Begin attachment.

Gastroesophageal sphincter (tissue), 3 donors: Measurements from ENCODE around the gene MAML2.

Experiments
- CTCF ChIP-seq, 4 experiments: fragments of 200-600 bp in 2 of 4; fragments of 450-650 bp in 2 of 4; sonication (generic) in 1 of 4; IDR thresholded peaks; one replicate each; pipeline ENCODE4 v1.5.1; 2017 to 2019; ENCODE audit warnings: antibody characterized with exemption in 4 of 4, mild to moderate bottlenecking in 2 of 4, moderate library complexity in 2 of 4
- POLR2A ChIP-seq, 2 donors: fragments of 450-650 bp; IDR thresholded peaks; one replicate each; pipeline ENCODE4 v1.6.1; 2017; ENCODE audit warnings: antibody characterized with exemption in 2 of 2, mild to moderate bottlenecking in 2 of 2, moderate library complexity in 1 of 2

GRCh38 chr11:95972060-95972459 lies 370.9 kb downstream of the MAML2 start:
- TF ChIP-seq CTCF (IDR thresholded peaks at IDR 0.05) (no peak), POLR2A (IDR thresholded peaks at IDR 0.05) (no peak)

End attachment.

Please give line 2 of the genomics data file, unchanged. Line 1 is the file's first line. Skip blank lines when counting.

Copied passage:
Experiments